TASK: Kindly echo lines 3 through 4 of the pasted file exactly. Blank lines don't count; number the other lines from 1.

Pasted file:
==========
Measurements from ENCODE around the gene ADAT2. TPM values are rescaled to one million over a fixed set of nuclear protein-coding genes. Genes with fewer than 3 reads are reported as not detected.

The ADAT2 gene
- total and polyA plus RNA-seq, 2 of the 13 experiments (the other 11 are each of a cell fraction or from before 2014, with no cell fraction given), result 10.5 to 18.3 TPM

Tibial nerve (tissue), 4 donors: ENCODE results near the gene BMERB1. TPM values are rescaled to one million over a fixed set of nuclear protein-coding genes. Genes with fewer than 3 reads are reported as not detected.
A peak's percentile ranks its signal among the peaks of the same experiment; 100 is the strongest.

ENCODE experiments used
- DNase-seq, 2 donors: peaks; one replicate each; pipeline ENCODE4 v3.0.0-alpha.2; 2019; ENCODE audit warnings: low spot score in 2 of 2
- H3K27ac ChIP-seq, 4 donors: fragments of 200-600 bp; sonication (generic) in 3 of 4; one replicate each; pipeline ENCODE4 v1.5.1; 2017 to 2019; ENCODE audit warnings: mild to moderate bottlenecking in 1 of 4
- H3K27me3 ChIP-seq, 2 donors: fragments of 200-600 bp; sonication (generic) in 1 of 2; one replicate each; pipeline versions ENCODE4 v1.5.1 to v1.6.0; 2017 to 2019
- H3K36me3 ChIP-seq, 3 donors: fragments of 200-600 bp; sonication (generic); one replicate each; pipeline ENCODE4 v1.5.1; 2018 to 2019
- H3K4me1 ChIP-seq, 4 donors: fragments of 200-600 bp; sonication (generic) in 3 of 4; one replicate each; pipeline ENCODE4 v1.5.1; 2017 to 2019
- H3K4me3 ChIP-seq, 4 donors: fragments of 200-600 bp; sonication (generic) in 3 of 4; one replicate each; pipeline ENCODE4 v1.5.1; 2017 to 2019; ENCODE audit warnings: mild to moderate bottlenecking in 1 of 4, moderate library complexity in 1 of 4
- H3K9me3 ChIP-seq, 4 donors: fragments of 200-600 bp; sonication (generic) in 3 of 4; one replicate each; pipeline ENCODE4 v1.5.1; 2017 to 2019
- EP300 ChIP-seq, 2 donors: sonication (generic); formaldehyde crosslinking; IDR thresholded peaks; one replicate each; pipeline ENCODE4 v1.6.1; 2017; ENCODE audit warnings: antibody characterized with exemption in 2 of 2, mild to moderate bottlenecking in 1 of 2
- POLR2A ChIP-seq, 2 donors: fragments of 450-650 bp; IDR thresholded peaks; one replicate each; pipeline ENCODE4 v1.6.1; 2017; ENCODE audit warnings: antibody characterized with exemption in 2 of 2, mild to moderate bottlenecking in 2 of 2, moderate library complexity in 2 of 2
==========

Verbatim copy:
- total and polyA plus RNA-seq, 2 of the 13 experiments (the other 11 are each of a cell fraction or from before 2014, with no cell fraction given), result 10.5 to 18.3 TPM

Tibial nerve (tissue), 4 donors: ENCODE results near the gene BMERB1. TPM values are rescaled to one million over a fixed set of nuclear protein-coding genes. Genes with fewer than 3 reads are reported as not detected.